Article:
Exposure-related effects of atazanavir on the pharmacokinetics of raltegravir in HIV-1-infected patients

Dario Cattaneo, Diego Ripamonti, Sara Baldelli, Valeria Cozzi, Francesca Conti, Emilio Clementi

Research output: Contribution to journalArticlepeer-review


Raltegravir (RAL) is primarily metabolized by uridine diphosphate- glucorunosyl transferase 1A1 (UGT1A1). Atazanavir (ATV), a strong inhibitor of UGT1A1, has been shown to increase plasma concentrations of RAL by approximately 50% in healthy volunteers. However, the extent of this interaction has not been studied in HIV-infected patients. A pharmacokinetic study was performed in 22 HIV-infected adults treated with 400 mg RAL plus 300 mg ATV 300 twice a day. Both drugs showed high pharmacokinetic variability (RAL AUC0-12 7649 ± 4862 ng*h/mL; ATV AUC0-12 = 19237 ± 13136 ng*h/mL). Notably, RAL trough concentrations were significantly higher compared with those measured in HIV subjects (n = 24) on RAL plus nucleoside reverse transcriptase inhibitors (506 ± 411 versus 177 ± 262 ng/mL, P <0.01). A significant correlation was found between RAL and ATV area under the curve (AUC) (r = 0.611, P = 0.005). Notably, patients with ATV AUC0-12 above the mean or with concentrations exceeding the half maximal inhibitory concentration for UGT1A1 had twofold higher RAL AUCs compared with patients with lower ATV exposure. Coadministration of ATV significantly increased plasma concentrations of RAL, especially in HIV-1-infected patients exposed to high concentrations of the protease inhibitor. This pharmacokinetic drug interaction could be handled by routine measurements of ATV trough concentrations and by the assessment of plasma RAL concentrations 2 to 3 hours after the morning drug intake.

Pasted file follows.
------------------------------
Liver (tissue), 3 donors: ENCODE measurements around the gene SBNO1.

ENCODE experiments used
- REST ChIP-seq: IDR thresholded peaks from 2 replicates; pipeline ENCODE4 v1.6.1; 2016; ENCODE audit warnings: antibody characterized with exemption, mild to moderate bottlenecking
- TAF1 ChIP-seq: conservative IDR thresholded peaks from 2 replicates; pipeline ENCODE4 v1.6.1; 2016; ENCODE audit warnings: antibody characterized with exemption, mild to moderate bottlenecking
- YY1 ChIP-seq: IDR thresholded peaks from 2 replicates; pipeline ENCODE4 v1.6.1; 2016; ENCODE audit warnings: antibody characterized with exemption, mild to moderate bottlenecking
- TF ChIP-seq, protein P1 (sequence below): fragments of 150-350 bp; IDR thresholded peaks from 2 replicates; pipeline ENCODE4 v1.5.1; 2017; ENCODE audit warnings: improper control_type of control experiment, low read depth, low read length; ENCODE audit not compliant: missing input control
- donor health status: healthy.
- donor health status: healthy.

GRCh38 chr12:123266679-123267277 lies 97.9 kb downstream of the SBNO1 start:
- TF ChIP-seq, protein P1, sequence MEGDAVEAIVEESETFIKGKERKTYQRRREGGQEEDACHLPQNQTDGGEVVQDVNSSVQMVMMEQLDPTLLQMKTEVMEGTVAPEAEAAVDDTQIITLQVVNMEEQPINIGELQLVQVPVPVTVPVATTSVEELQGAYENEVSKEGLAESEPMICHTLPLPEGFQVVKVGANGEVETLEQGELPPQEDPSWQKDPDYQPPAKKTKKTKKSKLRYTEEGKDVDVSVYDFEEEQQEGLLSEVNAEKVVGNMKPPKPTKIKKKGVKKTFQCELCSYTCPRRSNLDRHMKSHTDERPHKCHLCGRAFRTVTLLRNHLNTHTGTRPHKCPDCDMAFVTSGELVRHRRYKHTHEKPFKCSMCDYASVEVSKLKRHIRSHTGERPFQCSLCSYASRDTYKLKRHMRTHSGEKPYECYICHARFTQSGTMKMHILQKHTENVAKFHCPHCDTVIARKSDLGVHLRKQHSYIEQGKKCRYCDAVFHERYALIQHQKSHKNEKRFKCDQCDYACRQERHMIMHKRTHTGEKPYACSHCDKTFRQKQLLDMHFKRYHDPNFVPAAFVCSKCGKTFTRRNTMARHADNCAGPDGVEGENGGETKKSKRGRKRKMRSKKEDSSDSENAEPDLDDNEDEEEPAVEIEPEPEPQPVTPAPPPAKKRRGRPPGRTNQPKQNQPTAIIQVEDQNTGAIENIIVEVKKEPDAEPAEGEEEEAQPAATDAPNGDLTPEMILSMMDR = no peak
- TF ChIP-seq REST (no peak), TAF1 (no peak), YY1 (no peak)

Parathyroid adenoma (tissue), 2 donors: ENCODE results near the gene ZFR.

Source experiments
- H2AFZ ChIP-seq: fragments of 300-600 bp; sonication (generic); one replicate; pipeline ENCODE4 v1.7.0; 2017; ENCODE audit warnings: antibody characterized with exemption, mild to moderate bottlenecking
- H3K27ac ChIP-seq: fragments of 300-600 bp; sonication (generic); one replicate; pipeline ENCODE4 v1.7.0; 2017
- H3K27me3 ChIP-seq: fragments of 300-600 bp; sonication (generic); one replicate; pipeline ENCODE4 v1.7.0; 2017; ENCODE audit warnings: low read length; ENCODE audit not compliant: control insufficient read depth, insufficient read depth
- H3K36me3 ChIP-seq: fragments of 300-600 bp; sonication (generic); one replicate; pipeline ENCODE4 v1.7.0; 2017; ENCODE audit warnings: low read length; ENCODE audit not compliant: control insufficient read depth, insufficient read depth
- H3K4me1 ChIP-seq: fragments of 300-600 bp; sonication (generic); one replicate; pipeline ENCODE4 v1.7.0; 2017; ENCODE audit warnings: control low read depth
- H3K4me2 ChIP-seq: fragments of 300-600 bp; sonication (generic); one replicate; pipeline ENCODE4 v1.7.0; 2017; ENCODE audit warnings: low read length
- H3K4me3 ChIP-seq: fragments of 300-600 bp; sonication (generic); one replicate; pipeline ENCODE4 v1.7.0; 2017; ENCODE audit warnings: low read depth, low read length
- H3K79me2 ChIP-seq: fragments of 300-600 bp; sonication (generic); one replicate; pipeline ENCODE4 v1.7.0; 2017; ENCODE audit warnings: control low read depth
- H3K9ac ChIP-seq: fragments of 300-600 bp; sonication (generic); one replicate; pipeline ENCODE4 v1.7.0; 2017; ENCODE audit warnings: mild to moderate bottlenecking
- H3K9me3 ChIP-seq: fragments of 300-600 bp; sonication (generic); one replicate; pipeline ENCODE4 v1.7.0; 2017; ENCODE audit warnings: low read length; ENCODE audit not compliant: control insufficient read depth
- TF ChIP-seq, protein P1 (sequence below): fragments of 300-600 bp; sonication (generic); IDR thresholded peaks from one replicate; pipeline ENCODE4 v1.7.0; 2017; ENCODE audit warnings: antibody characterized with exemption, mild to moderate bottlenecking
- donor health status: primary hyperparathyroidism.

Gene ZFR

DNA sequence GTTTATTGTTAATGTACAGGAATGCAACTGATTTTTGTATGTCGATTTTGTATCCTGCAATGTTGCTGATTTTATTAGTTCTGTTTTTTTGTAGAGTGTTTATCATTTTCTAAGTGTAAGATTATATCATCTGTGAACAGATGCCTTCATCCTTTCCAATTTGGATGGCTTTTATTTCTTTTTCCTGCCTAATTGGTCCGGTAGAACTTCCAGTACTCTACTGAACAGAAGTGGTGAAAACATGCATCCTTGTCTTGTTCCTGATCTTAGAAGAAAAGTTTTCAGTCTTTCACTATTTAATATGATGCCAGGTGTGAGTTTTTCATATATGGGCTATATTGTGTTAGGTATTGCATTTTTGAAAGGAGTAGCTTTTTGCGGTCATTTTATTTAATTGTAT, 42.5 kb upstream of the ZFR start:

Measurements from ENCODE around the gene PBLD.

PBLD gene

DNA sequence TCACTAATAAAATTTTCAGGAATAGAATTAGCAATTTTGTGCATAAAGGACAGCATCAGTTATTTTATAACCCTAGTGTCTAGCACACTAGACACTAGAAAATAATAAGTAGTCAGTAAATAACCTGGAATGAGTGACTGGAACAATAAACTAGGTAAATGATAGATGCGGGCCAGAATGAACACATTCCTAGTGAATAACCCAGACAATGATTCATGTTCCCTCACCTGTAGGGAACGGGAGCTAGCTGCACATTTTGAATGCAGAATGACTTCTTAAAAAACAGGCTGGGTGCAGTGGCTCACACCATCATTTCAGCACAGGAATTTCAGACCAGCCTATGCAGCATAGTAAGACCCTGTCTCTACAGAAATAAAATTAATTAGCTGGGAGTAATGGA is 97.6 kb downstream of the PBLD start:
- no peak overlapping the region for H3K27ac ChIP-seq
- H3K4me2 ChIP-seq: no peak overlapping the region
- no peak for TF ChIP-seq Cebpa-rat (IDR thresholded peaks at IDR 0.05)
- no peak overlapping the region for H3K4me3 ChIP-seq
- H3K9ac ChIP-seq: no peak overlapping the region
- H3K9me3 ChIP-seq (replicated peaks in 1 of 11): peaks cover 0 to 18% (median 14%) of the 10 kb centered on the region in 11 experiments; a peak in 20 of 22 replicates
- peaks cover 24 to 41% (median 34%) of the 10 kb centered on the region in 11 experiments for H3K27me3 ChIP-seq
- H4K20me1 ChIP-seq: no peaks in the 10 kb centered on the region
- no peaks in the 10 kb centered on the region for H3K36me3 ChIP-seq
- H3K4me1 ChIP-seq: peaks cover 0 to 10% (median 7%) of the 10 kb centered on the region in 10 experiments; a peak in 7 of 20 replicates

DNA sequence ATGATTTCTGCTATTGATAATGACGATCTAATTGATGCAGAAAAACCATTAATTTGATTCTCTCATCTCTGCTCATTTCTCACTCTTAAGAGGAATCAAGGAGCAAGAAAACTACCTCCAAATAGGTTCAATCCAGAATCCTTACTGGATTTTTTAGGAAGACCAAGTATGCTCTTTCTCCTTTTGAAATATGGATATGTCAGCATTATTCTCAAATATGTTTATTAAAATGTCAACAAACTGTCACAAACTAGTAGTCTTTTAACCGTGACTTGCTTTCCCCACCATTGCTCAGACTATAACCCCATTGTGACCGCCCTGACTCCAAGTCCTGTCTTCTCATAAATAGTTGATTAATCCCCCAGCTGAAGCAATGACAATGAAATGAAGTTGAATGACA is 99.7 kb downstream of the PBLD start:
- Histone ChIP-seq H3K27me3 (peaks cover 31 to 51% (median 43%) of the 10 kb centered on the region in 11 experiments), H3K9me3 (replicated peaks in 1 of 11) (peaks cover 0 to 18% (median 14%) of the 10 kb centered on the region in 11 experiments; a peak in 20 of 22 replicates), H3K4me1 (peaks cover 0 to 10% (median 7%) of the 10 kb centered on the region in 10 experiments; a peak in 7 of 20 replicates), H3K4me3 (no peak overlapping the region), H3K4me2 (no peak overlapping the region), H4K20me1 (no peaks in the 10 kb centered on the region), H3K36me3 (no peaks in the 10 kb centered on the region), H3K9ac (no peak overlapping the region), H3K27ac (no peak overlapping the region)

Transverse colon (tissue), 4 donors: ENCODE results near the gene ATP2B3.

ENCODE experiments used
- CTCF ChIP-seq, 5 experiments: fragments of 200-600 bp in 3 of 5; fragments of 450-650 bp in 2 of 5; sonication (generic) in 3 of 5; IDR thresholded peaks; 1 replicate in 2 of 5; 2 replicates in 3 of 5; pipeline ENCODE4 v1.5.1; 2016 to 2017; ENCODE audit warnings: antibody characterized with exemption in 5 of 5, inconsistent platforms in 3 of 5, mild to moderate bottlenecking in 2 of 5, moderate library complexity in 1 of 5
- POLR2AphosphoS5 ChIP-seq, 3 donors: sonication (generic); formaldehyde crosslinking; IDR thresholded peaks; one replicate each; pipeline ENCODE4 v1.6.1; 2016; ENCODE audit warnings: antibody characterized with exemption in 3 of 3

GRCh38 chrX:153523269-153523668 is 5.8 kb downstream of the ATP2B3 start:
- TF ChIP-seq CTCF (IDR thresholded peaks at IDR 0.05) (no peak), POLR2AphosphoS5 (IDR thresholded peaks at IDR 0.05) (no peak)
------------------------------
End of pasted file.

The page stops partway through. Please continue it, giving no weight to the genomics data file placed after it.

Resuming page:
Original languageEnglish
Pages (from-to)782-786
Number of pages5
JournalTherapeutic Drug Monitoring
Issue number6
Publication statusPublished - Dec 2010


  • atazanavir
  • HIV
  • pharmacokinetics
  • raltegravir
  • therapeutic drug monitoring

ASJC Scopus subject areas

  • Pharmacology (medical)
  • Pharmacology


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